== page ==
WEBINAR Review: Preparing the Energy Grid for Electrified and Autonomous Vehicles
by Michael Eggleston* (Advanced Biofuels USA) On December 13th, SAE International moderated a webinar clarifying how the energy grid prepares to support a high volume of fully electric, autonomous vehicles in the coming future.
In order to prepare for the rise in EV consumer demand, Daimler AG, the largest manufacture of trucks in the world, is developing home market energy solutions which include stationary energy storage systems and an electric vehicle (EV) charging program, said James Karavakis leading business development at Mercedes-Benz Energy Americas.
One way that externalities are supporting the company’s effort in facilitating EV adoption is through the support of implementing EV charging tariffs. By setting a higher on-peak time-of-use rate, utilities are hoping that customers will avoid charging their vehicles during on-peak hours thus avoiding massive demand load on the grid. Looking forward to the development of fully autonomous driving, the element of managing grid loads will become automated as energy storage capacity will dwarf the stationary energy storage market said James optimistically.
Building a sustainable architecture to manage grid demand at NREL (National Renewable Energy Laboratory) is Andrew Meintz, a Senior Research Engineer who said that intelligently managing the charging of EVs can result in savings on commercial electric tariffs. When constructing this management system, NREL learned that data provided by EV drivers is not always reliable and that effective aggregation of EV management requires a large number of EVs to provide sufficient grid flexibility.
Influencing the current state of regulation, Beverly Hills is spearheading a pilot autonomous vehicle program said David Schirmer, Chief Information Officer for the city. He believes that municipalities will have to adapt in terms of land-use and changes in the right of way. In particular, he mentioned that there will be a reduced need for off-street parking which is currently required for all commercial development. Additionally there will be a need to procure safe pick-up and drop-off zones for both on street and off-street passenger boarding.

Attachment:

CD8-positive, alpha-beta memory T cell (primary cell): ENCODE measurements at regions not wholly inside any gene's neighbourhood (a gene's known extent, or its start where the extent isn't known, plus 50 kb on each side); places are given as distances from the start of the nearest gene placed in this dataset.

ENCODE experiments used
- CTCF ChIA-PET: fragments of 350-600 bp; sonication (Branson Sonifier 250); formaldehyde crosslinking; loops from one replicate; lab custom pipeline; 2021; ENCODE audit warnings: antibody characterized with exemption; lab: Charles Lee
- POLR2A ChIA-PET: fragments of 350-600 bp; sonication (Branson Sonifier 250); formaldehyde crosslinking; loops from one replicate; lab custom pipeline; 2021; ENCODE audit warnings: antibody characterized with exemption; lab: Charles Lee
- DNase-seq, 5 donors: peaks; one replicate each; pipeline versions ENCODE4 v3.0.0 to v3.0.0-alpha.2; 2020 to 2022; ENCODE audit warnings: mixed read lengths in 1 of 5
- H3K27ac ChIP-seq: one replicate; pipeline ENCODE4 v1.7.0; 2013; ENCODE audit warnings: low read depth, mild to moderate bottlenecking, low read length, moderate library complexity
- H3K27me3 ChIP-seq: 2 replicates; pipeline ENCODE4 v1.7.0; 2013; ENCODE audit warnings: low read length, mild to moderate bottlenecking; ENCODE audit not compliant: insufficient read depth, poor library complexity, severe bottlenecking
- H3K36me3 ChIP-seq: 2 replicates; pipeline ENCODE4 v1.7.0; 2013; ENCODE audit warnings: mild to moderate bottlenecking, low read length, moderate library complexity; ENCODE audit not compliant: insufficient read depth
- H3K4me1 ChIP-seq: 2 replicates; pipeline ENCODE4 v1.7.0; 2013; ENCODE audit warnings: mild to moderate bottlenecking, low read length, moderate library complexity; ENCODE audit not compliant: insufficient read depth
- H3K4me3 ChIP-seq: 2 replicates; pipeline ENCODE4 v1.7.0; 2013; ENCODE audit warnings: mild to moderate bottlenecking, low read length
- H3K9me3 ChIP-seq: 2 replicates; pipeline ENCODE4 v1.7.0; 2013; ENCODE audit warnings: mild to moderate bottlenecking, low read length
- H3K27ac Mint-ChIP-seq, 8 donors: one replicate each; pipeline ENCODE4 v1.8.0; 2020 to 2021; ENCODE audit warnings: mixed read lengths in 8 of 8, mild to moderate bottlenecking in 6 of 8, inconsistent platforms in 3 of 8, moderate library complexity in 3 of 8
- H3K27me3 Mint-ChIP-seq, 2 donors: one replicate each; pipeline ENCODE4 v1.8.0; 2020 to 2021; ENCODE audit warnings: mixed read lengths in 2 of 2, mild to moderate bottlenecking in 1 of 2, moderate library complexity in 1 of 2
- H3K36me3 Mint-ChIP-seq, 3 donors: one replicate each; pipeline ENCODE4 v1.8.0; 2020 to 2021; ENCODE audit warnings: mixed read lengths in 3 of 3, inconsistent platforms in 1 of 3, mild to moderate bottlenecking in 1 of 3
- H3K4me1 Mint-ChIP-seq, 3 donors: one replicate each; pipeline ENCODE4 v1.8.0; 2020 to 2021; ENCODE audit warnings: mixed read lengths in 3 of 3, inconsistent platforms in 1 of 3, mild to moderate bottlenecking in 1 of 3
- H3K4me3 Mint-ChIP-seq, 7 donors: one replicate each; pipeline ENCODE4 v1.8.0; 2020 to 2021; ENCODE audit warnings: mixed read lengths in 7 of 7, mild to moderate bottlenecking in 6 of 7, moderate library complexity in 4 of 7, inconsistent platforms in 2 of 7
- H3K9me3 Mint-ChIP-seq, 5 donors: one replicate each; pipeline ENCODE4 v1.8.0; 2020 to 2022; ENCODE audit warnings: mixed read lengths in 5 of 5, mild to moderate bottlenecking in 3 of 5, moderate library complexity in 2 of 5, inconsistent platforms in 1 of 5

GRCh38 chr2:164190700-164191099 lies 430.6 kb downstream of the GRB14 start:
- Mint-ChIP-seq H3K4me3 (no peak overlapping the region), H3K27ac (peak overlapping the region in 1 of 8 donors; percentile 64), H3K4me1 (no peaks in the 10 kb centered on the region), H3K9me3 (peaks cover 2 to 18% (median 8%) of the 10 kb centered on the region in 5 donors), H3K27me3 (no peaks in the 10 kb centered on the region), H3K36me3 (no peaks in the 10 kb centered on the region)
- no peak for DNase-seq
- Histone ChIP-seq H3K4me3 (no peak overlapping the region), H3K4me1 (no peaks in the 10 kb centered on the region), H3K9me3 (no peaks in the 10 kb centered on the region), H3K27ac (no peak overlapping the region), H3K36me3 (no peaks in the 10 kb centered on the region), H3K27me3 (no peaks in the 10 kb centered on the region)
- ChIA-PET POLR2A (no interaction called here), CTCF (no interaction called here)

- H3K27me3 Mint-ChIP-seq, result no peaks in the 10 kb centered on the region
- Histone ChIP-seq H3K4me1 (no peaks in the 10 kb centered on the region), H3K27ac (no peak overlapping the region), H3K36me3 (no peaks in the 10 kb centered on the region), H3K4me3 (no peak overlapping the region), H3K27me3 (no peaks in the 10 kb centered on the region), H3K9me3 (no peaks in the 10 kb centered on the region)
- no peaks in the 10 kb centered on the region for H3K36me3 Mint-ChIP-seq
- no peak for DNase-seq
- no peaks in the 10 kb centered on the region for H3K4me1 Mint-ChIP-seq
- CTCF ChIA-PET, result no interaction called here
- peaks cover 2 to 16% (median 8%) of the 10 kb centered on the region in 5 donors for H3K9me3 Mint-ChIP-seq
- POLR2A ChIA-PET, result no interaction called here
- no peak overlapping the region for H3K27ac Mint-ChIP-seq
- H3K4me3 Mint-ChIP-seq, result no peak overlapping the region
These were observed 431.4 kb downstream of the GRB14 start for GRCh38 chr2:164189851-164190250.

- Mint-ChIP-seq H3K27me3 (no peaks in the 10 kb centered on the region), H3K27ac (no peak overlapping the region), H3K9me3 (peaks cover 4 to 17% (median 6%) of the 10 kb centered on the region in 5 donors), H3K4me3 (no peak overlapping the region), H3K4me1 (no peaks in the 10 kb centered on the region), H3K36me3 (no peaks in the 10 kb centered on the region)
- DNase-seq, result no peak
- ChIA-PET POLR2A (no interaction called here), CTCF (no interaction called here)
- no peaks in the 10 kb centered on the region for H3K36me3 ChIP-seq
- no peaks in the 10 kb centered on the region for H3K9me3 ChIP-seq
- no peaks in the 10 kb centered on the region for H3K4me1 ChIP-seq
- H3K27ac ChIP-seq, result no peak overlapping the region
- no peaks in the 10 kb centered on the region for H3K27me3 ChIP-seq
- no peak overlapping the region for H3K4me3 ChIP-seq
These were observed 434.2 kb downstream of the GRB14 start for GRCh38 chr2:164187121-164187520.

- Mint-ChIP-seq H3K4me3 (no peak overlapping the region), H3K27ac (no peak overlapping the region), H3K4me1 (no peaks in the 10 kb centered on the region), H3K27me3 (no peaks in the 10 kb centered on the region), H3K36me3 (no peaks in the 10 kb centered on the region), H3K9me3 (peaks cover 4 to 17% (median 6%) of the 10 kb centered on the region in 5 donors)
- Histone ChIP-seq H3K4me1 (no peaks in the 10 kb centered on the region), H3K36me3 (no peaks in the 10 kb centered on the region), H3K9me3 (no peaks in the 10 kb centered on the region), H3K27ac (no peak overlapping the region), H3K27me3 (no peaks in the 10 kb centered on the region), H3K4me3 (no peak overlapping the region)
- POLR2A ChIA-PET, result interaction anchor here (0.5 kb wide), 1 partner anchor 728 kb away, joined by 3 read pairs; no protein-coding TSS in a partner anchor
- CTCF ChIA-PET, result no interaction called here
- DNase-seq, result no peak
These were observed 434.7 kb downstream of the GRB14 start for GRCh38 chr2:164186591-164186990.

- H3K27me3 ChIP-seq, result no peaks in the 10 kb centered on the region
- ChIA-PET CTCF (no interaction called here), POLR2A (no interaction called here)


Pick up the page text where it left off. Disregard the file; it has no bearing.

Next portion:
To accommodate these needs the city has partnered with the University of California Los Angeles (UCLA) to deploy smart charging stations that quadruple the charging availability and capacity of a single station that can also determine the type of vehicle being charged and prioritize its needs accordingly in relation to the current grid demand.
The city is also looking into developing strategies to better manage traffic on a regional level in cooperation with Los Angeles. Schirmer is looking forward to the development of smart traffic signals based off of machine learning and real time road conditions. These traffic signals will be capable of decentralizing traffic optimization and include a vehicle-to-infrastructure system which will bridge communication between the road network and the vehicle.
Presenter’s slides are available to download under the “Downloadable Slides/Resources” from the sponsor of the webinar, Aras Corporation, until December 2018.
* Michael Eggleston is a chemical engineering student specializing in the interdisciplinary & intercultural communication of sustainable development practices with the University of Rhode Island’s International Engineering Program and spending a semester abroad at the Technische Universität Darmstadt in Darmstadt, Germany. He will be reporting on and representing Advanced Biofuels USA at international conferences.